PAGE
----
In 1991, the US Sentencing Commission published its Sentencing Guidelines for Organizations, which set standards for creating corporate compliance programs that allow for more favorable treatment from the courts in the event of a compliance failure. And in today’s highly regulated environment, compliance failures are highly likely.

Indeed, the regulatory risks on all industries have increased exponentially. Now, even a “simple” business like staffing services can be considered highly regulated, and staffing firms will be well-served to adopt a deliberate risk management strategy.

Larger organizations, particularly those that are publicly traded, can engage accounting firms and consultants to conduct large-scale enterprise risk management projects, but most companies lack the resources to engage in such exercises. However, it is relatively easy to adopt and implement one of the key features of such a program: a formal risk assessment.

The scope of a risk assessment will depend upon the nature and size of the organization, the perceived risk areas and degree of risk, and the resources that the organization is willing to devote to the exercise. The most commonly assessed risk areas are:

Legal/Compliance. A legal risk assessment endeavors to identify and prioritize the organization’s regulatory risks and develop approaches to mitigate them. The mitigation efforts are typically focused on the highest risk areas identified, as well as easy fixes to lesser risks, allowing for a manageable and logical process. There are a number of staffingspecific risks that should be included in every assessment, such as wage and hour compliance or obtaining proper and timely I-9s from remote staffing personnel. Another example is compliance with the HIPPA and HITECH Acts when providing services in healthcare environment. In each of these examples, the penalties and financial exposure can be substantial.

Insurable risks. A number of risks are insurable, but a staffing firm’s coverage may not address its specific needs. For example, standard coverage forms may not include theft/crime coverage for temporary employees on assignment at the client site.

Another issue that often arises is when applications for insurance coverage have incomplete or incorrect information. In most states, this can be grounds for rescission of the policy and denial of a claim, which typically occurs in a large loss situation when the business needs the coverage the most.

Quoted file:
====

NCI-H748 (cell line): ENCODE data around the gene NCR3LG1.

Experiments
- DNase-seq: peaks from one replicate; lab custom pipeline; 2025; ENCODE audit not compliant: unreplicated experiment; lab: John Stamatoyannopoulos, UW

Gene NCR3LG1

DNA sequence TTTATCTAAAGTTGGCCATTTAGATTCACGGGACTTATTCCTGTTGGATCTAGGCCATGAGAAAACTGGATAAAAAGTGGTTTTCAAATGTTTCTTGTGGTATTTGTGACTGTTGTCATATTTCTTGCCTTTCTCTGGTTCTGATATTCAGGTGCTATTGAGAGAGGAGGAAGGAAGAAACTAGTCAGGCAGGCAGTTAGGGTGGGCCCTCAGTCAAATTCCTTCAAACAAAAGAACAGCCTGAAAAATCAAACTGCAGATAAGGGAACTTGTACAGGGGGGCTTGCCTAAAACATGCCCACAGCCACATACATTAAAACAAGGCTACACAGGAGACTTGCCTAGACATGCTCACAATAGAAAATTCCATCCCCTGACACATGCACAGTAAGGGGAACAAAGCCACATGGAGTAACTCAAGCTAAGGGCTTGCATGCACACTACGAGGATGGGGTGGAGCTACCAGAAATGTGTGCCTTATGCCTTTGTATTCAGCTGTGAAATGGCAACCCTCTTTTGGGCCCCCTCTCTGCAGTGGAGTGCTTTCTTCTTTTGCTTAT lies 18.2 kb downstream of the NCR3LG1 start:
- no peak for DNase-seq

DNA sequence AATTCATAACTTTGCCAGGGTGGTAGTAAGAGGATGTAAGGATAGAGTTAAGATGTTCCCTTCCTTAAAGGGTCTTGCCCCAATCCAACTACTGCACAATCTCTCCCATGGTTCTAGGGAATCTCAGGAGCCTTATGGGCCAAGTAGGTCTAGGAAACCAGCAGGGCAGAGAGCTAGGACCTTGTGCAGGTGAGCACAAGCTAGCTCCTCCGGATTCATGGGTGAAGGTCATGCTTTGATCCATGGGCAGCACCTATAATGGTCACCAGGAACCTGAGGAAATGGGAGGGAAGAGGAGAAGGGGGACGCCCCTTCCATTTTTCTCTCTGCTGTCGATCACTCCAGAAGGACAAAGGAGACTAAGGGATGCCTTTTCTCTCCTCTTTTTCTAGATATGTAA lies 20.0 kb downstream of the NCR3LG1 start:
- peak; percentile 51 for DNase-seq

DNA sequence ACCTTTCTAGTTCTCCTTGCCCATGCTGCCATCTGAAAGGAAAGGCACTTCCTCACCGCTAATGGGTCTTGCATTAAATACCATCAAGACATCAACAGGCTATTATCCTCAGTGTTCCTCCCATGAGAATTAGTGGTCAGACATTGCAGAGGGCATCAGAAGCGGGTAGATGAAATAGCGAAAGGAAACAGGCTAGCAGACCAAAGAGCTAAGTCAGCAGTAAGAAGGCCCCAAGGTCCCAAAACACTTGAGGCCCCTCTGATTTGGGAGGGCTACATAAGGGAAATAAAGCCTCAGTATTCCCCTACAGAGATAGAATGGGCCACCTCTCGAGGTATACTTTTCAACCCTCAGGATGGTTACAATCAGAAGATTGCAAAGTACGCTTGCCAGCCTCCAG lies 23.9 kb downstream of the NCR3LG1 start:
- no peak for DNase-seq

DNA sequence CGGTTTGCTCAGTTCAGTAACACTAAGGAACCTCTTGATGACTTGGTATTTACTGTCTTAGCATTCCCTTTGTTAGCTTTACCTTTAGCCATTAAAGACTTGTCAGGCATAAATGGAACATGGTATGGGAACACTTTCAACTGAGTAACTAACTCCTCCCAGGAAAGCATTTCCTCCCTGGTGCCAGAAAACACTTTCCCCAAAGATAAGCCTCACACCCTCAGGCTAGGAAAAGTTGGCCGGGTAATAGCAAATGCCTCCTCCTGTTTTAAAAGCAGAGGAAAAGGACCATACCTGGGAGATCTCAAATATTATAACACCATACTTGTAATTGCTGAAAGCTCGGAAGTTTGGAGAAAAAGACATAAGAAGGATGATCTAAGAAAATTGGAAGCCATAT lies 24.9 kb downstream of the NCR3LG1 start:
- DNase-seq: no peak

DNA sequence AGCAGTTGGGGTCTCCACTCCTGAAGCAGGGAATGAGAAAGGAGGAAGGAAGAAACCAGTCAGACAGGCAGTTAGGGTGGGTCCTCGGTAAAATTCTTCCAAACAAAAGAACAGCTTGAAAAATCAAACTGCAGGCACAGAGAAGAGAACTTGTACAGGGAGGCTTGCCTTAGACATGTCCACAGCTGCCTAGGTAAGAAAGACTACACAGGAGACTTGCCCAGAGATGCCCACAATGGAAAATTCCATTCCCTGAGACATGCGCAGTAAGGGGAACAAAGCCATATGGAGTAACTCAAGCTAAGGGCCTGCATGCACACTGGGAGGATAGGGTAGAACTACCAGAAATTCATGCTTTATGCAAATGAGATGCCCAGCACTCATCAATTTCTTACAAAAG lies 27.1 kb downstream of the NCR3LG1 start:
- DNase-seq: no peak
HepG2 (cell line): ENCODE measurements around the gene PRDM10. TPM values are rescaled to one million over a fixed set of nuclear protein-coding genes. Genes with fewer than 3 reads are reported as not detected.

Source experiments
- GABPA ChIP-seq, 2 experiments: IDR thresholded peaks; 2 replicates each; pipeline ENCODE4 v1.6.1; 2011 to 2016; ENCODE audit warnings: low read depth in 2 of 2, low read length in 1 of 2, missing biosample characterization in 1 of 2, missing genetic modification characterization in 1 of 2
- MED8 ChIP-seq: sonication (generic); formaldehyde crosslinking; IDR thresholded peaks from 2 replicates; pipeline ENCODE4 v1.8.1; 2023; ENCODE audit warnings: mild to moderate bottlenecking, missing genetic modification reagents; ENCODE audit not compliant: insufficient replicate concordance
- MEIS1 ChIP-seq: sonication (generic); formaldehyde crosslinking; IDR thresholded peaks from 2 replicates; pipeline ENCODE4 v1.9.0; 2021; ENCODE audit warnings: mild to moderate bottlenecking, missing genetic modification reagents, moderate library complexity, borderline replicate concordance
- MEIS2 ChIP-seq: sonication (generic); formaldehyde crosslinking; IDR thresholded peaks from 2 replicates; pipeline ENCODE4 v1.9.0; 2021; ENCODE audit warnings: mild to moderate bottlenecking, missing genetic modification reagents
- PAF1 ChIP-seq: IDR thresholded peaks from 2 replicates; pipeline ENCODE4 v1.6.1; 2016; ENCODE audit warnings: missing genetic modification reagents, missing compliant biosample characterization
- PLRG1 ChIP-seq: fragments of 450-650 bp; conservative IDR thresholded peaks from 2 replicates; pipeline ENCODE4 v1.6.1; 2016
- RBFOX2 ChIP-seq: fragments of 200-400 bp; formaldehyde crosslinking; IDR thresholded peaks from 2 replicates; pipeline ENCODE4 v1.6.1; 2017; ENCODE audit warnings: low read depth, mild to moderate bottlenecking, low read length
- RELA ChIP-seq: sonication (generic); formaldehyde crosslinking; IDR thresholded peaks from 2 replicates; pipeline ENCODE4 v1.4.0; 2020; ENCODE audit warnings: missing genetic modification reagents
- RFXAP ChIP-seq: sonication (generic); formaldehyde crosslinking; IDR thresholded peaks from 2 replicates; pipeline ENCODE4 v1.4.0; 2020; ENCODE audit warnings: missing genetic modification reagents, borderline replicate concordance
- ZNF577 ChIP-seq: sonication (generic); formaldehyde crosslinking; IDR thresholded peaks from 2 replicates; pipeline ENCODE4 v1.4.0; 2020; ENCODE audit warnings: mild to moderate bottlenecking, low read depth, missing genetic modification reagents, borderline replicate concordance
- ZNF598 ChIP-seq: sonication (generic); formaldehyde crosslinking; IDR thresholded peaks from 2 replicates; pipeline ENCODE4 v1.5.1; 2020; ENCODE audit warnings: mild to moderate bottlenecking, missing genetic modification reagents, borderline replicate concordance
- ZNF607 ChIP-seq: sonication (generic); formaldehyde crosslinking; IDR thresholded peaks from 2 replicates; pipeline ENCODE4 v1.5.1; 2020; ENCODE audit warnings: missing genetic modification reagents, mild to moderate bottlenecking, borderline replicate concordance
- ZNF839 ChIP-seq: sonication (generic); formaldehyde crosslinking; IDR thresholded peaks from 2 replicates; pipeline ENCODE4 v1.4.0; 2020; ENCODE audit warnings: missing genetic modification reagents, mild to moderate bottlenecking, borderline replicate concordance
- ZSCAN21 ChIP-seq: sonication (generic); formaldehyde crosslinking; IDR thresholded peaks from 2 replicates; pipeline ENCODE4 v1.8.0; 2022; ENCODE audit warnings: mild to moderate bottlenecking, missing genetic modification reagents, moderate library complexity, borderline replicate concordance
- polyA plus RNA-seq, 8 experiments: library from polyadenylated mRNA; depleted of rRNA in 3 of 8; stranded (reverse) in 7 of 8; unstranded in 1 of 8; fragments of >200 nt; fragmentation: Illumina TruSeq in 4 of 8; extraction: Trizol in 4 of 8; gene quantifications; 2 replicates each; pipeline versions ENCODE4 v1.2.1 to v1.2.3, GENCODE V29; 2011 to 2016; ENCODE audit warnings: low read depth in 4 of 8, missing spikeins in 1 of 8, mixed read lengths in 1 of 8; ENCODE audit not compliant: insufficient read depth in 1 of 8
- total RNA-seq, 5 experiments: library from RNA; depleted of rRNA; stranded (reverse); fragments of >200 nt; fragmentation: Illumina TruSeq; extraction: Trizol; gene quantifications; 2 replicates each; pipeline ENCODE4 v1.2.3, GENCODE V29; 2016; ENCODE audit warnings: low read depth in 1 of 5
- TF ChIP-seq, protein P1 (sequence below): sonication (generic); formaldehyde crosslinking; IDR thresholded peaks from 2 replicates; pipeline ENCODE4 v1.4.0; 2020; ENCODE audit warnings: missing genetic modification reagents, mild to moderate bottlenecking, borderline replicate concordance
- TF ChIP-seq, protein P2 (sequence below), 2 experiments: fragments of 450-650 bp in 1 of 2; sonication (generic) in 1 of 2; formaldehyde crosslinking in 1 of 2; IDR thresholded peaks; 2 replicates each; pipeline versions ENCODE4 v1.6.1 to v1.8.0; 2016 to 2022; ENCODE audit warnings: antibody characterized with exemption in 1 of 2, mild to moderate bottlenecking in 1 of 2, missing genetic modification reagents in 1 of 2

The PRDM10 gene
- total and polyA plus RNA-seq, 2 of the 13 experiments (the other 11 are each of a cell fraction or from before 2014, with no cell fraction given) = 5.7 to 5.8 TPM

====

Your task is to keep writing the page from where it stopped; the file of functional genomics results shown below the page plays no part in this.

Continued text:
Safety. White-collar staffing firms may not always give adequate attention to the safety of core and temp employees. Repetitive trauma injuries like carpel tunnel syndrome are a real risk to both internal and external personnel. A program to recognize and mitigate such injuries is smart from both a compliance and financial standpoint. Other client-specific risks may exist, and staffing companies are potentially jointly liable for OSHA violations at client sites. In addition, some states have specific requirements for formal worker safety plans. There are also annual OSHA reporting and posting requirements that employers may overlook.

Business. Business risk includes the inherent operational and financial risks faced by your organization; for example, executing contracts that contain commercially unreasonable terms, such as a promise to indemnify the client for the consequences of the client’s own conduct. Such language is sometimes found in client-drafted contracts, and absent controls to identify and modify the language, there can be significant financial exposure. It also is advisable to include a limitation of liability for consequential damages in client contracts.

Another business risk to consider is the practice of “payrolling” another firm’s employees. Absent controls to identify and avoid high risk payrolling situations, there can be exposure to unexpected losses from clients seeking to shift risk to the staffing firm.